But I looked at my board games and I had a sad. Some hadn’t been played in over 5 years. I had good memories of the games, but I just didn’t remember the rules and I doubted I would pick them up again. I had other games, other things I wanted to try.

And I have so much I want to try and dabble in.

So these long forgotten games have to go.

Now, I get some people like to collect, they like to have a wall of games. But I’m not really that guy. I used to have a big collection, but I went to Afghanistan and sort of gave it away (I still have some gems from that. . .somewhere. . . )

I honestly believe someone out there would love to have the games that I might give away. First I’m going to see if libraries need them so that people can check them out. Second, if there’s a local game store that takes donations for their little game area, I might ask there. I just don’t want to pile up games on games on games. Just like I fight to have no more new books (such a weakness), I don’t want to simply keep and consume, keep and consume and keep and consume.

I just think that keeping games you haven’t played in 10 years might find a better home somewhere, even though they are dripping in nostalgia.

What in your closet, shelf, basement, garage, shed, or dungeon needs to go because it’s gathering a lot of dust instead of friends.

BTTD #31: And now for something completely different. . .

A Different Kind of Gesture

I bought lunch for a friend the other day. I live in the city so lunch is like $12-15 normally. Sometimes it’s higher and it’s never, ever less than that.

It’s lunch. It’s a nice time! I paid and well, we just went on our way.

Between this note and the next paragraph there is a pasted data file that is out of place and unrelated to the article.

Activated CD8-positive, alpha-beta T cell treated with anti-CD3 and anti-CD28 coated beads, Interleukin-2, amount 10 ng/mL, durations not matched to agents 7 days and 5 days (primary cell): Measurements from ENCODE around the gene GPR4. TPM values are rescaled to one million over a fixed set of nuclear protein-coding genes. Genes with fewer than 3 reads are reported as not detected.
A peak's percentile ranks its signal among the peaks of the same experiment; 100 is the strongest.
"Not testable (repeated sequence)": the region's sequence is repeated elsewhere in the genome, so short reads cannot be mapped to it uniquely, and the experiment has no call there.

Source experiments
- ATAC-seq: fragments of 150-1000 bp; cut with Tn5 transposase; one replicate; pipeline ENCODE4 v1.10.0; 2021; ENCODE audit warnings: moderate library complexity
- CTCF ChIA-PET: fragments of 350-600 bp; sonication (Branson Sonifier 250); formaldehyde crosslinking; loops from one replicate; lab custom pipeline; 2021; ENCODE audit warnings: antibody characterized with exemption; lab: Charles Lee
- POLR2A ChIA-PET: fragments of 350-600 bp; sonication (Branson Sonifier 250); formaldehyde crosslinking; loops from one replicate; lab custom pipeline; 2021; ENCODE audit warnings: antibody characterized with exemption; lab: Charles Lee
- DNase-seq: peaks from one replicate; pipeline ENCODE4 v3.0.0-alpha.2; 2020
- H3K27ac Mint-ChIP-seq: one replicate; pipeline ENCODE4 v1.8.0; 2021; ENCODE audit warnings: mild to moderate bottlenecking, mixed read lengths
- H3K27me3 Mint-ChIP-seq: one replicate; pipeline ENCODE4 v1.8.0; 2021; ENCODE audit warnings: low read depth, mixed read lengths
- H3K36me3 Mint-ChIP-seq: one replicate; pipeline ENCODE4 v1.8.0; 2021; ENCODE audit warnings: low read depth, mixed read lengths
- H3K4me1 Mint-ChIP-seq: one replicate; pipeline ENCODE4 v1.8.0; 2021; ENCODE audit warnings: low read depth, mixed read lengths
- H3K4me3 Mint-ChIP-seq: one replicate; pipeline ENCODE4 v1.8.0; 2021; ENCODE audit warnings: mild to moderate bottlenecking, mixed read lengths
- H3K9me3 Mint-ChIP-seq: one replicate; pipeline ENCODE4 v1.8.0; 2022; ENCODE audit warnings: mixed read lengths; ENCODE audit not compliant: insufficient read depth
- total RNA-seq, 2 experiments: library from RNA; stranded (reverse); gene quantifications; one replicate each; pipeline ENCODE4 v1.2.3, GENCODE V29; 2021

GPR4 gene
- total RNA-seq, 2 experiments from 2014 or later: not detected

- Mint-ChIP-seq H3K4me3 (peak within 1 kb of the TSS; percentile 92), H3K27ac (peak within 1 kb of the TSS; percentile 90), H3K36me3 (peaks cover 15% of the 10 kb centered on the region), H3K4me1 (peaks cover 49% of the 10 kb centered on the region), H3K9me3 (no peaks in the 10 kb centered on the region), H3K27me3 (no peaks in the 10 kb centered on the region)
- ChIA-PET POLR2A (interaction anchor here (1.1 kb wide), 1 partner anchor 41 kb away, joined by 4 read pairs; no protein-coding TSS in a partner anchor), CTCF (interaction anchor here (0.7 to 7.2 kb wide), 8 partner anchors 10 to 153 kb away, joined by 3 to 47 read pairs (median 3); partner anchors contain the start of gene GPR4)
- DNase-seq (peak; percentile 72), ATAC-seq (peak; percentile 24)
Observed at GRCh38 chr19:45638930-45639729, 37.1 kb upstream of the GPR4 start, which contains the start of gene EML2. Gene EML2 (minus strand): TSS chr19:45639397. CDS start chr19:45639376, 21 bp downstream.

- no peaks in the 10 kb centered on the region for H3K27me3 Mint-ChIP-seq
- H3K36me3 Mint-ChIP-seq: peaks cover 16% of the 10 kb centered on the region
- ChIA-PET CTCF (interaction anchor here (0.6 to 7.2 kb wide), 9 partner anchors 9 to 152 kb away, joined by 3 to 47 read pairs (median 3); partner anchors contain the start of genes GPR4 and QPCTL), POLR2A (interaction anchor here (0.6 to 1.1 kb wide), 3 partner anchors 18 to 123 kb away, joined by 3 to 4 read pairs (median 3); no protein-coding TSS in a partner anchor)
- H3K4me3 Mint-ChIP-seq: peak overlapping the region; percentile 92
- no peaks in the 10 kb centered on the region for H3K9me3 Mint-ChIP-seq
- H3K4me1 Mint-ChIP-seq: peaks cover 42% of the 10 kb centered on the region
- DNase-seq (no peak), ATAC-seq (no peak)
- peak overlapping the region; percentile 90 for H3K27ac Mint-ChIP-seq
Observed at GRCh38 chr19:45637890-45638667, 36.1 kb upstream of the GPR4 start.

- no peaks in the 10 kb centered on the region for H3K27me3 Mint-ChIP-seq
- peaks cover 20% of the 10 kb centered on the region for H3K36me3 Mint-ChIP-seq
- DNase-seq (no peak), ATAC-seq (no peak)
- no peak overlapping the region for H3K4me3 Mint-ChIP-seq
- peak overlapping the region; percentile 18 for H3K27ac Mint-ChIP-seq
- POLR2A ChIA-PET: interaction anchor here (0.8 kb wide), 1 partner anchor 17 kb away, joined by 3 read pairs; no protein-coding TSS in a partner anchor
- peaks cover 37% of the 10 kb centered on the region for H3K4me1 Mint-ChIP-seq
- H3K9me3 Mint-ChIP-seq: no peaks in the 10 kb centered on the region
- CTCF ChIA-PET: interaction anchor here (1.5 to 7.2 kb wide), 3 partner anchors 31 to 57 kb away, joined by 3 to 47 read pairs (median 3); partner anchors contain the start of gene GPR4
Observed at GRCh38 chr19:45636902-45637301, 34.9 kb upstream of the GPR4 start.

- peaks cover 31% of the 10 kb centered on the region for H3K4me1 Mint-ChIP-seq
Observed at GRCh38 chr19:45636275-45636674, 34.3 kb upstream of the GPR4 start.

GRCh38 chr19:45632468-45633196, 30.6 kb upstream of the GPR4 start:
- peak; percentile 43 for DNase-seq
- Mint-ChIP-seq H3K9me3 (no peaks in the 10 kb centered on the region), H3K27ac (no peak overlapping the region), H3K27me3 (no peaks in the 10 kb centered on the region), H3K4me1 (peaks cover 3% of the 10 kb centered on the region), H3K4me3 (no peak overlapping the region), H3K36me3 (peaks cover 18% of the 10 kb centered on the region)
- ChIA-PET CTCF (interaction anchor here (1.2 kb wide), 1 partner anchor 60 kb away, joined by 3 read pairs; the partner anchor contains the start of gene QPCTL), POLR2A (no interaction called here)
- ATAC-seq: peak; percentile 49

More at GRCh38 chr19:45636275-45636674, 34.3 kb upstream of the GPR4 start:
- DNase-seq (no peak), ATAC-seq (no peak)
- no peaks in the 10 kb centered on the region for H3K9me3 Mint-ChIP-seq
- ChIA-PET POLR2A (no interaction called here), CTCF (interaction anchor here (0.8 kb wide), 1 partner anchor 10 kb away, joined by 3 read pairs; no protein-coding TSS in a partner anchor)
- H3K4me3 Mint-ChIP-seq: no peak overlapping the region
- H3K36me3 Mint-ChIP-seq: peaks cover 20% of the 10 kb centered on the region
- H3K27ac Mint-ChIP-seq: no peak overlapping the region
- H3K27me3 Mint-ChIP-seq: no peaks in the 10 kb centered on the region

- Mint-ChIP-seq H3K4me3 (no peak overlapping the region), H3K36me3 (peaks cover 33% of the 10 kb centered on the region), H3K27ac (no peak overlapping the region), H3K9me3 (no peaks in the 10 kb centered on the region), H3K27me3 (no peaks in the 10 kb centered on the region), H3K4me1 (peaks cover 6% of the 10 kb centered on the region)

Buying someone a meal is a long-time gesture of kindness. You get this one. I’ll get the next. Forever.

But I want to sort of bring that cycle to a close and here’s my bold premise, and this issue of the newsletter stands as my lone manifesto.

Buy your friends, your loved ones, and even complete strangers books instead of meals.

Most of the books I buy at my local bookstore (and I’ll be honest, Amazon) are around $12-15. Sure, some are more, but rarely are they less.

Books last much longer than the memory of that meal. And by not placing a OMG YOU HAVE TO READ THIS caveat on this gesture you can have a better connection, a better relationship and impact (especially if you write something in it.)

I have friends who were introduced to the fantasy or sci-fi world because someone handed them Dune or Lord of the Rings.

Now, gifting boardgames or role-playing games is tough because there’s something more to the reading and it isn’t passive enjoyment like a good ol’ book. But I’m not against it, but I’d pick a nice card game to start and go from there. That’s more of the gateway experience people respond to.

Now I have some authors that I follow and when I see that one of their best books has dropped in price at Amazon, I will buy 3-4 copies of the book. I keep them handy (sometimes at the office) and if someone needs a little pick me up, I sign the inside of the book (if it’s their cup of tea) and hand it over. (I also keep stationery on hand because I’m that guy. )

I just think as gamers, we are naturally readers (I have a hard time finding people who don’t read very much and who loves RPGS and boardgames.)

Here are a couple of books I’m going to give as gifts or I already have.

Coming in at #1: Atomic Habits by James Clear. I used to dwell in the productivity realm as a writer. This book by far has made the biggest impact in my career and overall life. Down with goals. Up wtih systems. Can’t recommend it enough.

Fiction book: My friend Tim Grahl is coming out with a fantastic work of fiction. Take Hunger Games and then smash it into The Matrix. It’s called The Threshing and it’s the book that everyone is going to be talking about very, very soon. I got an ARC and I’m excited to dig into it.

Long time favorite: Amazing Things Will Happen by C.C. Chapman. I read this book while in Afghanistan and it inspired me a lot. In Afghansitan! It’s great for graduates or people going through any transition. Highly, highly recommend.

Start gifting books, not meals.

Next Week!

Next week I’m going to talk about my journey in attempting to get a gaming group together. As well as some board games and RPGs that I’ve been digging and want to dig in more!